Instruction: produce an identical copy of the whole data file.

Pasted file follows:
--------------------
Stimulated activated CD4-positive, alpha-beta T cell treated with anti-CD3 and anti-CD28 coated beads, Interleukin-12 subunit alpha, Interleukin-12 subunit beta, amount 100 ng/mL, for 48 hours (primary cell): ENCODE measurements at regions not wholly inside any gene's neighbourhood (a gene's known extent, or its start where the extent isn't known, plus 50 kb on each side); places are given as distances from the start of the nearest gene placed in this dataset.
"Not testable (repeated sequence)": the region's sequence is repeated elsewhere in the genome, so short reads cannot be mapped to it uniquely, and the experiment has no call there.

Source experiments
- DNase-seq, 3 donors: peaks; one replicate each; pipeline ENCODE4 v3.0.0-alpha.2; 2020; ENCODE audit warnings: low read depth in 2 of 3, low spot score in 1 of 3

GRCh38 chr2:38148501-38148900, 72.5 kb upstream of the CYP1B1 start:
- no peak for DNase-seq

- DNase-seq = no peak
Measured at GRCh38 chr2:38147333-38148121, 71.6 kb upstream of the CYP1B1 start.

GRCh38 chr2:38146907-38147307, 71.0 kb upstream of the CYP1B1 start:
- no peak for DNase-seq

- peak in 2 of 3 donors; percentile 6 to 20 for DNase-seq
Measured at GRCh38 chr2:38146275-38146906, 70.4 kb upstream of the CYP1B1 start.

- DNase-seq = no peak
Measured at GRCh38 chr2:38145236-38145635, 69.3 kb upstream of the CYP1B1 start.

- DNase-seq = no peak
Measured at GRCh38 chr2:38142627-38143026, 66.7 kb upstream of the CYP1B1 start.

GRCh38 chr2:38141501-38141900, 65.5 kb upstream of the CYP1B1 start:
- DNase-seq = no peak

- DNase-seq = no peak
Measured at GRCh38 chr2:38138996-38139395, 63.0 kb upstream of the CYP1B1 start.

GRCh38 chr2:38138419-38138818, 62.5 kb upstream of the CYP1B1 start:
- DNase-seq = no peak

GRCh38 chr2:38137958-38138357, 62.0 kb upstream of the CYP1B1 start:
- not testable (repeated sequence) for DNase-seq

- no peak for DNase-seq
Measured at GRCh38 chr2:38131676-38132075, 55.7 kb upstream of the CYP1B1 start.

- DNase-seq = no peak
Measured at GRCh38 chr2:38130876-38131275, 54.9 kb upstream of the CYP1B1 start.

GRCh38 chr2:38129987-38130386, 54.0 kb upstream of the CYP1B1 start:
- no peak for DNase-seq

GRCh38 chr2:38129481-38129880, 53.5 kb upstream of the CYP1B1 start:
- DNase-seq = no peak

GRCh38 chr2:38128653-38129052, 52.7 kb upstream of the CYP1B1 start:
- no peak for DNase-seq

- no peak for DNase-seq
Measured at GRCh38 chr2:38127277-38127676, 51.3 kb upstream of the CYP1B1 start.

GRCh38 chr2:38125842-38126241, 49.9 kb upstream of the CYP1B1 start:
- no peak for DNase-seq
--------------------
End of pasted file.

Stimulated activated CD4-positive, alpha-beta T cell treated with anti-CD3 and anti-CD28 coated beads, Interleukin-12 subunit alpha, Interleukin-12 subunit beta, amount 100 ng/mL, for 48 hours (primary cell): ENCODE measurements at regions not wholly inside any gene's neighbourhood (a gene's known extent, or its start where the extent isn't known, plus 50 kb on each side); places are given as distances from the start of the nearest gene placed in this dataset.
"Not testable (repeated sequence)": the region's sequence is repeated elsewhere in the genome, so short reads cannot be mapped to it uniquely, and the experiment has no call there.

Source experiments
- DNase-seq, 3 donors: peaks; one replicate each; pipeline ENCODE4 v3.0.0-alpha.2; 2020; ENCODE audit warnings: low read depth in 2 of 3, low spot score in 1 of 3

GRCh38 chr2:38148501-38148900, 72.5 kb upstream of the CYP1B1 start:
- no peak for DNase-seq

- DNase-seq = no peak
Measured at GRCh38 chr2:38147333-38148121, 71.6 kb upstream of the CYP1B1 start.

GRCh38 chr2:38146907-38147307, 71.0 kb upstream of the CYP1B1 start:
- no peak for DNase-seq

- peak in 2 of 3 donors; percentile 6 to 20 for DNase-seq
Measured at GRCh38 chr2:38146275-38146906, 70.4 kb upstream of the CYP1B1 start.

- DNase-seq = no peak
Measured at GRCh38 chr2:38145236-38145635, 69.3 kb upstream of the CYP1B1 start.

- DNase-seq = no peak
Measured at GRCh38 chr2:38142627-38143026, 66.7 kb upstream of the CYP1B1 start.

GRCh38 chr2:38141501-38141900, 65.5 kb upstream of the CYP1B1 start:
- DNase-seq = no peak

- DNase-seq = no peak
Measured at GRCh38 chr2:38138996-38139395, 63.0 kb upstream of the CYP1B1 start.

GRCh38 chr2:38138419-38138818, 62.5 kb upstream of the CYP1B1 start:
- DNase-seq = no peak

GRCh38 chr2:38137958-38138357, 62.0 kb upstream of the CYP1B1 start:
- not testable (repeated sequence) for DNase-seq

- no peak for DNase-seq
Measured at GRCh38 chr2:38131676-38132075, 55.7 kb upstream of the CYP1B1 start.

- DNase-seq = no peak
Measured at GRCh38 chr2:38130876-38131275, 54.9 kb upstream of the CYP1B1 start.

GRCh38 chr2:38129987-38130386, 54.0 kb upstream of the CYP1B1 start:
- no peak for DNase-seq

GRCh38 chr2:38129481-38129880, 53.5 kb upstream of the CYP1B1 start:
- DNase-seq = no peak

GRCh38 chr2:38128653-38129052, 52.7 kb upstream of the CYP1B1 start:
- no peak for DNase-seq

- no peak for DNase-seq
Measured at GRCh38 chr2:38127277-38127676, 51.3 kb upstream of the CYP1B1 start.

GRCh38 chr2:38125842-38126241, 49.9 kb upstream of the CYP1B1 start:
- no peak for DNase-seq